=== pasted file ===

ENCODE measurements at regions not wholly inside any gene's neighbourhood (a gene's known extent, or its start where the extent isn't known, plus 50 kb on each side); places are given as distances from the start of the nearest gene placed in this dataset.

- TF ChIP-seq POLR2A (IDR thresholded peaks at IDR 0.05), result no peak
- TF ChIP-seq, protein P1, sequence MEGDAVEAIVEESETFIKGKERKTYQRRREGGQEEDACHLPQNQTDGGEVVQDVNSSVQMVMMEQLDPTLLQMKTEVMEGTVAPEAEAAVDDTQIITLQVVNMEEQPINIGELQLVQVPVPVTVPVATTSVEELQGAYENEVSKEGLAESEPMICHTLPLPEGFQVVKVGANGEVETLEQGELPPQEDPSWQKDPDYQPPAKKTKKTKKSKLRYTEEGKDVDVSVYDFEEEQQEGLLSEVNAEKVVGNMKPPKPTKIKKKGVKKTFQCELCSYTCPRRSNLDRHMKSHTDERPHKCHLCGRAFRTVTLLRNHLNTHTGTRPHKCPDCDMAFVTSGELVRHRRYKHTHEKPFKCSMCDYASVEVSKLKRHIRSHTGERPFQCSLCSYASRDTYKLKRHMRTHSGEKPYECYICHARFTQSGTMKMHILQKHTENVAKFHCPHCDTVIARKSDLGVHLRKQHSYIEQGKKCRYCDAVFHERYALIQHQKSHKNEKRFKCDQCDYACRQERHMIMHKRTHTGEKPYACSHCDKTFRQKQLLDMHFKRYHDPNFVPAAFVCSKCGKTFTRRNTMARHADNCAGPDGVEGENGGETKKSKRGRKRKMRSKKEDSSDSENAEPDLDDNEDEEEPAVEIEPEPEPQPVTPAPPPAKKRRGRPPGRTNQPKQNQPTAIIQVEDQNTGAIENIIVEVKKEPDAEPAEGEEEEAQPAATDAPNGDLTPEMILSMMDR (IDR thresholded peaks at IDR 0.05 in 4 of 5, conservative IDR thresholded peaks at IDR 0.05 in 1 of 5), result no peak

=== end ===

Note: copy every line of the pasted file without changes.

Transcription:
ENCODE measurements at regions not wholly inside any gene's neighbourhood (a gene's known extent, or its start where the extent isn't known, plus 50 kb on each side); places are given as distances from the start of the nearest gene placed in this dataset.

- TF ChIP-seq POLR2A (IDR thresholded peaks at IDR 0.05), result no peak
- TF ChIP-seq, protein P1, sequence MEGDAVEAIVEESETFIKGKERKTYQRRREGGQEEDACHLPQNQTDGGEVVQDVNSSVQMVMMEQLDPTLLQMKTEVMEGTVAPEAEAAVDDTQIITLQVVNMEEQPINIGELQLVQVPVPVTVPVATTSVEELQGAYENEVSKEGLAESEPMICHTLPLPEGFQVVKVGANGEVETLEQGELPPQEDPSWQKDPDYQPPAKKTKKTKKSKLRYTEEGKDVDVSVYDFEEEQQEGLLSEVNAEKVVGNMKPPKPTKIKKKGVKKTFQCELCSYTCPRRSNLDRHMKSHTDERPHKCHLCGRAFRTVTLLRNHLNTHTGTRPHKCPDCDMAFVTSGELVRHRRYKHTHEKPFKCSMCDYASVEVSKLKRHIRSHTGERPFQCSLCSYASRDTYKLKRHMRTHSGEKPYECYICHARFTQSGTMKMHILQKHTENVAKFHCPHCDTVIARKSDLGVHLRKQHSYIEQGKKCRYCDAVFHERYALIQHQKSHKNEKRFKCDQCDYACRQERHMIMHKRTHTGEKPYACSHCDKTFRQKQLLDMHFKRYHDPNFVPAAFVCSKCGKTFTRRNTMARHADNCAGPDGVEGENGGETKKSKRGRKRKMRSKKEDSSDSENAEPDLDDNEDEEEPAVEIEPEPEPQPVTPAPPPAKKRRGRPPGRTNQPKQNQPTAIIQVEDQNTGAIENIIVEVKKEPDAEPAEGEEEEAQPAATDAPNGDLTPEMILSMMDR (IDR thresholded peaks at IDR 0.05 in 4 of 5, conservative IDR thresholded peaks at IDR 0.05 in 1 of 5), result no peak